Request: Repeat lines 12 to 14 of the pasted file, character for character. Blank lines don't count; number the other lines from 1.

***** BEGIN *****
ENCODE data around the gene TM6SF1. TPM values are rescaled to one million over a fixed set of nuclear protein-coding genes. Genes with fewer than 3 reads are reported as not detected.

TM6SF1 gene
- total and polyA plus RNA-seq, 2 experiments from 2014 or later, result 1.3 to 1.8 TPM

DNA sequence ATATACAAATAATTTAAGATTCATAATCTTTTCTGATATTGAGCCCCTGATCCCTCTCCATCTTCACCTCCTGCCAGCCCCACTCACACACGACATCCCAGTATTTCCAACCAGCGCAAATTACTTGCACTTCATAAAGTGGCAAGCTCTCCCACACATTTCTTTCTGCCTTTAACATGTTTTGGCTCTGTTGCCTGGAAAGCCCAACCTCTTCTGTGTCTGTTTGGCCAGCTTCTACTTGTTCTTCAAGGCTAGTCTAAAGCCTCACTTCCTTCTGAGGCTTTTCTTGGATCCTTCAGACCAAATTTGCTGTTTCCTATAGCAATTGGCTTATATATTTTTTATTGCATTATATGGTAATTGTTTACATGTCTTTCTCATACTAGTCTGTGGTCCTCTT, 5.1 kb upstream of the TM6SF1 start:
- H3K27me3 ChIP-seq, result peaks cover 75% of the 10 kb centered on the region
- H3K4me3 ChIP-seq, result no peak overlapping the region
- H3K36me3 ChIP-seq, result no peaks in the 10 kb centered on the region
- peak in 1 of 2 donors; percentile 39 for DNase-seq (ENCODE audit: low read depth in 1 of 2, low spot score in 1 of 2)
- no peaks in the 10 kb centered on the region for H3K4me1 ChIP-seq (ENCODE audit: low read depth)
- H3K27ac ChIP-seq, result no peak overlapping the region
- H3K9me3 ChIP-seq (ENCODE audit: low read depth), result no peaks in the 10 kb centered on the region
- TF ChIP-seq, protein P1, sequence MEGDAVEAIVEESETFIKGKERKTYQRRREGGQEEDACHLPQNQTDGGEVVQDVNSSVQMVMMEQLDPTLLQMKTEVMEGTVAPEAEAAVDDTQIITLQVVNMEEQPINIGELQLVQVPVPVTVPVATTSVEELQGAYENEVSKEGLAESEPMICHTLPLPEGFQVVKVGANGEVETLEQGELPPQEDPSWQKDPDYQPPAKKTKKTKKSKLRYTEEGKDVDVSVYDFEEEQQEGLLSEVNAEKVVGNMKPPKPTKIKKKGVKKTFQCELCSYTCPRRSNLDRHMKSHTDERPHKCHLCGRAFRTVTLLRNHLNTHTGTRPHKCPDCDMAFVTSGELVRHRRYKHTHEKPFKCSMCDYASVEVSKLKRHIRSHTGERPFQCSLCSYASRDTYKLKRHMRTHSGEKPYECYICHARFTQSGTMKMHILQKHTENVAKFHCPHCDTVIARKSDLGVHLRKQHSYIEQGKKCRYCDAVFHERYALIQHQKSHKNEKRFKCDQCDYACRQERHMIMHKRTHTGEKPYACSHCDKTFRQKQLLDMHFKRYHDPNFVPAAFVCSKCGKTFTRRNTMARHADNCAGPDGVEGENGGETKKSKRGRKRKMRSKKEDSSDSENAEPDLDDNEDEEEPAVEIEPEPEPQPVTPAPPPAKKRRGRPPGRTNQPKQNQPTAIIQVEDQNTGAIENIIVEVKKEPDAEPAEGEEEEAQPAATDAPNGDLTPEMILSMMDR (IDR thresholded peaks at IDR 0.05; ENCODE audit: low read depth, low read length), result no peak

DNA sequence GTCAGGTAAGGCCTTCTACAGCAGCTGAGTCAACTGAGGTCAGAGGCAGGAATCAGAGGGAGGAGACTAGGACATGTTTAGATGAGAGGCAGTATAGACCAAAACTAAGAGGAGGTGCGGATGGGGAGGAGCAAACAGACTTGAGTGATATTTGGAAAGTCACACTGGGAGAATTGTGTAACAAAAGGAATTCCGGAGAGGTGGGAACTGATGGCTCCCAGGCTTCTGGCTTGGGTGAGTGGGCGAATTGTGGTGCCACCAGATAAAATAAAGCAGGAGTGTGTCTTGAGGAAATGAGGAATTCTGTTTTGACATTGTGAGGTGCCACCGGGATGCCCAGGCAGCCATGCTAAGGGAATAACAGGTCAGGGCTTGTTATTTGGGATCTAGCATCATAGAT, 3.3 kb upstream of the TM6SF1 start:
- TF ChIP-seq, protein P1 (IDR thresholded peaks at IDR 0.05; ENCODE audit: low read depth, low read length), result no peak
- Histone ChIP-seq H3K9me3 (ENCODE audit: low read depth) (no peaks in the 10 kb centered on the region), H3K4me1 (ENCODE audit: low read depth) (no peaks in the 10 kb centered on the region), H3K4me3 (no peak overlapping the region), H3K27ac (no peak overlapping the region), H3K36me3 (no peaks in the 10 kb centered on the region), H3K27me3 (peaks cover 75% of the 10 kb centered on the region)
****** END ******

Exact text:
- TF ChIP-seq, protein P1, sequence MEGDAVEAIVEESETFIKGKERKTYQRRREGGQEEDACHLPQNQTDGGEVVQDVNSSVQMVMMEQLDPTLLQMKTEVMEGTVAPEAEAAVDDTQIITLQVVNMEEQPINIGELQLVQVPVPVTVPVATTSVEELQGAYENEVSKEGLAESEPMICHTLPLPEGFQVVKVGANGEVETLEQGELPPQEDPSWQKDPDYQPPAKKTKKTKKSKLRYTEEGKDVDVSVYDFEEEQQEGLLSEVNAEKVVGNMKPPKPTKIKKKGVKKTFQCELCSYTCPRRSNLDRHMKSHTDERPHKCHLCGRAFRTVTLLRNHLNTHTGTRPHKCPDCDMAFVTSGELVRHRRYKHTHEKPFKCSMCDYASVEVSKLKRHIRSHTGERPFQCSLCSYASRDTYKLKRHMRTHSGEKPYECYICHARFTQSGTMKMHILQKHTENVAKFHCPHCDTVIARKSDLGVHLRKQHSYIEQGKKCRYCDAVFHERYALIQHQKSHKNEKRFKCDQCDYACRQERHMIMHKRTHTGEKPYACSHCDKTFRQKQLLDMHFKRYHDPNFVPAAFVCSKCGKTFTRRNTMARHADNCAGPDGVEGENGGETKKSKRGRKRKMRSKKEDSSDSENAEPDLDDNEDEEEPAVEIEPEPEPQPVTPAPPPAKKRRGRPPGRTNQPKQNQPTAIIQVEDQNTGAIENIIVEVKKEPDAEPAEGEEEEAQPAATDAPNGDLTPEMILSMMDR (IDR thresholded peaks at IDR 0.05; ENCODE audit: low read depth, low read length), result no peak

DNA sequence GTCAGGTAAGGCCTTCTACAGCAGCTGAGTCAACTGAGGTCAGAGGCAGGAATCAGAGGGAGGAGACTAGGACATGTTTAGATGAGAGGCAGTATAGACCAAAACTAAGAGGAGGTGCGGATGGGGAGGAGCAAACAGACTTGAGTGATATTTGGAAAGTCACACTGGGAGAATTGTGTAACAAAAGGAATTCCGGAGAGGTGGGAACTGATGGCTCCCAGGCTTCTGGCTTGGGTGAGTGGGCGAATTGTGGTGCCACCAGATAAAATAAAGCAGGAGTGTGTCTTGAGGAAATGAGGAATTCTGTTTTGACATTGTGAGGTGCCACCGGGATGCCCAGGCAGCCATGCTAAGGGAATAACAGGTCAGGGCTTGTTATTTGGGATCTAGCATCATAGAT, 3.3 kb upstream of the TM6SF1 start:
- TF ChIP-seq, protein P1 (IDR thresholded peaks at IDR 0.05; ENCODE audit: low read depth, low read length), result no peak